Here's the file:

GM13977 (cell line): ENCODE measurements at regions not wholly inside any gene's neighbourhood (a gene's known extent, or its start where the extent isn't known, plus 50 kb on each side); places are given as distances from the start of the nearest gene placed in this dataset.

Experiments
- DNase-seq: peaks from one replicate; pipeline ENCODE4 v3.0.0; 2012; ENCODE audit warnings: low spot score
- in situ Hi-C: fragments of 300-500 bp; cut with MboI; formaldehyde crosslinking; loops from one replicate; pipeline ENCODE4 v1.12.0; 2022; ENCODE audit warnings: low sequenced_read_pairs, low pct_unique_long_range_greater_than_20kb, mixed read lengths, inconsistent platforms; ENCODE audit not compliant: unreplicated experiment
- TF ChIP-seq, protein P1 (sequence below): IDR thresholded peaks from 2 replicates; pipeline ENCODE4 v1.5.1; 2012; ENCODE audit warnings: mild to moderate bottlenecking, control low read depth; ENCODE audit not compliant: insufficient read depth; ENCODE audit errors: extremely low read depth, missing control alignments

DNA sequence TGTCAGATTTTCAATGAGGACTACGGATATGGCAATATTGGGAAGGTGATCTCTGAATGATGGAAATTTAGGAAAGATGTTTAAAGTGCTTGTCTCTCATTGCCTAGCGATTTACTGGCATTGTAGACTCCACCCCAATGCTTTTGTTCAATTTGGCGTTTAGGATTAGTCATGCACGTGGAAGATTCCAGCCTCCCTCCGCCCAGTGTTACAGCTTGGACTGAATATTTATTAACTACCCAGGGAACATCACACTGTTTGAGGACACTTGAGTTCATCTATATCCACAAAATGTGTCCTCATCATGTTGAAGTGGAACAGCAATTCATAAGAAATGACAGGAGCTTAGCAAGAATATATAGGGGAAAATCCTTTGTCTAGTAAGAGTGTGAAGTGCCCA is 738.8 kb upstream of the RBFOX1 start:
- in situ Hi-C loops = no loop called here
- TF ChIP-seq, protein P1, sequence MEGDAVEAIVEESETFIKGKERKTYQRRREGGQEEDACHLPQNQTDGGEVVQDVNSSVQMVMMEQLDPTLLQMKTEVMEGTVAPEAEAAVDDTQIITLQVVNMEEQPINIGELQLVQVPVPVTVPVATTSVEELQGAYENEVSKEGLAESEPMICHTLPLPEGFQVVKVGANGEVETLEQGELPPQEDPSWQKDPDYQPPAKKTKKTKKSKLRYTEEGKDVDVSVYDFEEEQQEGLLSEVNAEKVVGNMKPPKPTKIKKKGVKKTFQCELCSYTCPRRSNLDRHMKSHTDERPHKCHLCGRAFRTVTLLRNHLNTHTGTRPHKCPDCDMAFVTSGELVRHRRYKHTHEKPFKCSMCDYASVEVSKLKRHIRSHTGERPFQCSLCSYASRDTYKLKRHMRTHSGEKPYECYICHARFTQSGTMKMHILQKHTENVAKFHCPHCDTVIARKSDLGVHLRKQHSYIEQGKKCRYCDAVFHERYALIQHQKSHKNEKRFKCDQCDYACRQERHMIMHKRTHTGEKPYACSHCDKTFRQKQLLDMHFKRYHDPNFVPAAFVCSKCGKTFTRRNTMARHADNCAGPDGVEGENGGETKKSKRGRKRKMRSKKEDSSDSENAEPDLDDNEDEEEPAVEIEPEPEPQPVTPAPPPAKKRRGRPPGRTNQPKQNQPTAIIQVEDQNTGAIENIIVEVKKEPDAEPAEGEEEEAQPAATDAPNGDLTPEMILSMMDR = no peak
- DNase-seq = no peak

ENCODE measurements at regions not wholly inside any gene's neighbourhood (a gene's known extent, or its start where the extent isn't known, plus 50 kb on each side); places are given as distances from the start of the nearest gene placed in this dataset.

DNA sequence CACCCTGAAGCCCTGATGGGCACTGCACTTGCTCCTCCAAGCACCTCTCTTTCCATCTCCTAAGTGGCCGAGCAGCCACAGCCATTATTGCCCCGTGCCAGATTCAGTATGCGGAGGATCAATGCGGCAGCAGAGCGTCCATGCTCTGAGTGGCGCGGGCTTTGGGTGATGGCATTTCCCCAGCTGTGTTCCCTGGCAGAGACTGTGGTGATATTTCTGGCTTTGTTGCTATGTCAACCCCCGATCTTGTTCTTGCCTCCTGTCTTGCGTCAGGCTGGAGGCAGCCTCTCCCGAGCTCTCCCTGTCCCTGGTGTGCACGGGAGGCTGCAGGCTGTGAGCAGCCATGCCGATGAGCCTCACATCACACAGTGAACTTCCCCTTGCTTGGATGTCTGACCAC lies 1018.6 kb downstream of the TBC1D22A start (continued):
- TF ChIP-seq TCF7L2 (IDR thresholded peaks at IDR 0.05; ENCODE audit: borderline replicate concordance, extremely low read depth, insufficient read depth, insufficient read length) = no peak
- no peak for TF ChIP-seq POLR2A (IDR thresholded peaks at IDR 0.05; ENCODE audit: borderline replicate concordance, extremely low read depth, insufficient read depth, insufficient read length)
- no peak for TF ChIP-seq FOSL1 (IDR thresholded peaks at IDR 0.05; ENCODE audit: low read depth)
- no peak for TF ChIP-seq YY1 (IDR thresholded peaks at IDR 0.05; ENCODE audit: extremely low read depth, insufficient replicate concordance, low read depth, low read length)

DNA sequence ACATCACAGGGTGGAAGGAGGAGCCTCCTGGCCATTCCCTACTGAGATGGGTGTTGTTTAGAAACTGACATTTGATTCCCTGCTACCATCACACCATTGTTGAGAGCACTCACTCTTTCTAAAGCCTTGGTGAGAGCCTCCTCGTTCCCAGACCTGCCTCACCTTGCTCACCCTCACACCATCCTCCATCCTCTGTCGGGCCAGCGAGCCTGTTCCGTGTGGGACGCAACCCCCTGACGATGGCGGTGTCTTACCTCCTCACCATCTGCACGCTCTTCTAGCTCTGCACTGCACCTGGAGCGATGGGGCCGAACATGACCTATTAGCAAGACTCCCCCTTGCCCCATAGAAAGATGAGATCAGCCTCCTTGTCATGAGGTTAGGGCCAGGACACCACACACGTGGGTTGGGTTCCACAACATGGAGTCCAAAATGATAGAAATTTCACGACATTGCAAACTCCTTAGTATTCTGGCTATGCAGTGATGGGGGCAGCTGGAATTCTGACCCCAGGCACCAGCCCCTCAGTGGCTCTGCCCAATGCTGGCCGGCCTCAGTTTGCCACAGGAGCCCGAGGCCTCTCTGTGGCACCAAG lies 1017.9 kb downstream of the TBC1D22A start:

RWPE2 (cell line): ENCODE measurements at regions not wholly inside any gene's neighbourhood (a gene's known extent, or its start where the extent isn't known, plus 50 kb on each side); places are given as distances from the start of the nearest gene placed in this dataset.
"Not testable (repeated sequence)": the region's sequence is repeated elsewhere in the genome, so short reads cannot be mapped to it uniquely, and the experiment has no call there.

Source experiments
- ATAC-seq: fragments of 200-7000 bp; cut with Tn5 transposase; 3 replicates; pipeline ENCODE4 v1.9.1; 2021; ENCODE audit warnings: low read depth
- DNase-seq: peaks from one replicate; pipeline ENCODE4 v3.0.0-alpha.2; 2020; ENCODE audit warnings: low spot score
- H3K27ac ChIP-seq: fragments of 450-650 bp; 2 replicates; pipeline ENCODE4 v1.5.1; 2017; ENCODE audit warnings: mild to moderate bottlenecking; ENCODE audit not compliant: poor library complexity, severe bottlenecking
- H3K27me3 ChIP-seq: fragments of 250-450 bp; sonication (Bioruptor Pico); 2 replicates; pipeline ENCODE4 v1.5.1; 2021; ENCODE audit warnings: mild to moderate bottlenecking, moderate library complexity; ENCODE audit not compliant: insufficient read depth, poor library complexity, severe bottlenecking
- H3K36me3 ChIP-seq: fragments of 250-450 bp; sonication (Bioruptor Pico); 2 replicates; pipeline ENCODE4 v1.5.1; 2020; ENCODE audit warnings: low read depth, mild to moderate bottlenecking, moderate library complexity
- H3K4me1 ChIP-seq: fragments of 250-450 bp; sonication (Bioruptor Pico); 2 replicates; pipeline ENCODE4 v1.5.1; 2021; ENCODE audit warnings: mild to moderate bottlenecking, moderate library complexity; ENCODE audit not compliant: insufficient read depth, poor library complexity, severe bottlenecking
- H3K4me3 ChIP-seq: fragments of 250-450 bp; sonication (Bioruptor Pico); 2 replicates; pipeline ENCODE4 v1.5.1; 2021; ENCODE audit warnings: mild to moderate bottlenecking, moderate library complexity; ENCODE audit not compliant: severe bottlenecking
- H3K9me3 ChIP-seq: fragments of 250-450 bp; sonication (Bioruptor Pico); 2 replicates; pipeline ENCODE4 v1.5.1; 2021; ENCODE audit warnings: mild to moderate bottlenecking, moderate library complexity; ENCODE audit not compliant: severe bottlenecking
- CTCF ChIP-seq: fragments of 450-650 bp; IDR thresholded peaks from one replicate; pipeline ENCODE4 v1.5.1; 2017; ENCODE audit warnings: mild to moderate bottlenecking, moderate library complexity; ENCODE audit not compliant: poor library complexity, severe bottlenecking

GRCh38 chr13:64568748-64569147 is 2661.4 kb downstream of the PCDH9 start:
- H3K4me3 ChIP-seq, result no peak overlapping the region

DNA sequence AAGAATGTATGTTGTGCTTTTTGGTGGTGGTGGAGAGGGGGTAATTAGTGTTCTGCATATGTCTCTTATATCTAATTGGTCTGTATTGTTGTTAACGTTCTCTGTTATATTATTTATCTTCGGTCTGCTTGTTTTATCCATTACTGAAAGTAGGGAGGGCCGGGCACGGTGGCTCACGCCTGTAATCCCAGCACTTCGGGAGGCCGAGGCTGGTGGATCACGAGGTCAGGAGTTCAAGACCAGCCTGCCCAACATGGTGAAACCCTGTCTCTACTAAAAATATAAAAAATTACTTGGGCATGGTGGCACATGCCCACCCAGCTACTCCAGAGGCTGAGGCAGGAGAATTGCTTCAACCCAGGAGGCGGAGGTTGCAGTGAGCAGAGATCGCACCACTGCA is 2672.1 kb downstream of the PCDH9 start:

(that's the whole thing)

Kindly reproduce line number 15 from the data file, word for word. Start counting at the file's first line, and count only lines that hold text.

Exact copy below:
- no peak for TF ChIP-seq YY1 (IDR thresholded peaks at IDR 0.05; ENCODE audit: extremely low read depth, insufficient replicate concordance, low read depth, low read length)